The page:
One of the things that I’ve always appreciated about Christian Science is the respect for the individual’s own right to think for themselves. In fact, the second paragraph of Mary Baker Eddy’s most important work, Science and Health, begins with the sentence:
The time for thinkers has come.
What I’ve observed over the past 22 years since I became a Christian Scientist, is that in general most of its adherents follow the premise of allowing each individual’s prayers to lead them in the direction that God is revealing to them. And it’s certainly been something that I’ve benefitted from during that time.
But the question arises: What do you do when you see a fellow church member—or for that matter, anyone—heading in a direction that would not be beneficial to them—a direction that in fact could harm them?
Well, the obvious answer for me is to pray.
What does God want me to do? Is this simply a matter of my getting a clearer sense of God’s government of that individual—knowing that God will rectify whatever is unlike His wholly good and perfect will for that person? Or is it in any way my duty—a basic Christian one at that—to at the very least alert that individual to the pitfalls that may be awaiting them?
Isn’t this a part of following the Second Great Commandment—of loving our neighbor as ourselves? Isn’t this part of what Jesus meant when he said:
Therefore all things whatsoever ye would that men should do to you, do ye even so to them… (Matthew 7:12)
But is there a line to be drawn?
I’ve found it helpful to seriously consider and reflect on another statement by Mrs. Eddy (Science and Health, p.571):
Who is telling mankind of the foe in ambush? Is the informer one who sees the foe? If so, listen and be wise. Escape from evil, and designate those as unfaithful stewards who have seen the danger and yet have given no warning.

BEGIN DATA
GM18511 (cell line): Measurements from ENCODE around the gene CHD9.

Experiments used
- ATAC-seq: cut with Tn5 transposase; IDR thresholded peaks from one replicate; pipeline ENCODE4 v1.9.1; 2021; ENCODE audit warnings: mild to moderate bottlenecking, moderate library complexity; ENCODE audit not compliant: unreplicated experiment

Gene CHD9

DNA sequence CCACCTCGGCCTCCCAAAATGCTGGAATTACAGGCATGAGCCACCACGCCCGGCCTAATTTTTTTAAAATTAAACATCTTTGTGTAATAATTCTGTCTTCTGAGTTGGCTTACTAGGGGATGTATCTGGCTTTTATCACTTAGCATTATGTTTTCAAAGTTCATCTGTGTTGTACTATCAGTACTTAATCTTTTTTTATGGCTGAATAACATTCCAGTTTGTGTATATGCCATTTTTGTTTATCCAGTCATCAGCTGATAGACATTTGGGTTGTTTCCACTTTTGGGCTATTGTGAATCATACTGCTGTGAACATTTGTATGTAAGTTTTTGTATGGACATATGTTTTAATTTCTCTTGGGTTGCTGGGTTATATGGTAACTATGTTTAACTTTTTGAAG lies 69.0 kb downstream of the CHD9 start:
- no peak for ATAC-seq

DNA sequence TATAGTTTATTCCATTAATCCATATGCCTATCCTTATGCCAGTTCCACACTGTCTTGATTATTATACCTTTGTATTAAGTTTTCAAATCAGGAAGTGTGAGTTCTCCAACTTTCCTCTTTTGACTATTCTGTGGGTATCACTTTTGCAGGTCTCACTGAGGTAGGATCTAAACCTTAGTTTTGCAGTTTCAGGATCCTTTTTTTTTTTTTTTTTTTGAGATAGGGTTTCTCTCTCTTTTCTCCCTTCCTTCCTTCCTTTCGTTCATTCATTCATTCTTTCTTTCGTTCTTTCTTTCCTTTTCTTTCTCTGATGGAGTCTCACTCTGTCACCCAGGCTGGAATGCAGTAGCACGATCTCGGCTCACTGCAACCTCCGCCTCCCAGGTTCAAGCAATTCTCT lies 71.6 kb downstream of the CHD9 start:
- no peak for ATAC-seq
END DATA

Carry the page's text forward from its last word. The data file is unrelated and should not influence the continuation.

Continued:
I know that I’ve been grateful for times when someone had the courage and compassion to inform me of something that might not be good for me or for my spiritual growth.
However, informing another of a fault is without a doubt a potentially sticky situation. The other person could be offended by what you say and/or misinterpret or misunderstand your intentions. Or you might not be seeing the whole picture clearly. That’s why the necessity for prayer rather than relying on human viewpoints or opinions. Immediately prior to the above quote, Eddy states:
It requires the spirit of our blessed Master to tell a man his faults, and so risk human displeasure for the sake of doing right and benefiting our race.
And that’s where spiritual discernment and spiritual courage come in. The awareness to discern what the problem is, as well as the thought of the individual, and the courage to follow God’s impelling to heal and uplift our neighbor—to love them divinely enough to help open their eyes to the potential danger.
Other questions arise—questions that I think we all need to ask ourselves.
Is our desire to be supportive of our fellow Church members—a good and laudable one—sometimes causing us to not see the “foe in ambush”? Are we thereby unintentionally surrendering our spiritual discernment and responsibility in a perhaps misguided concept of being uncritical at all costs—a concept that may likely result in our being caught up in the same hypnotic effect of the error that is overtaking them?
At this point, you may be asking if I’ve ever felt impelled to awaken others. Well, the simple answer is “yes.” Has every response been well-received? Honestly, no. But I can say that in the vast majority of instances, folks have been grateful for being alerted to not continue down the proverbial primrose path. Even those that balked walked away thinking things over from a different standpoint.
Spiritual discernment is meant to be used. And it’s that God-given discernment combined with deep prayer that will lead us in the right direction.
No matter how you look at it, this is not an easy topic. But it’s one that I think we need to come to terms with.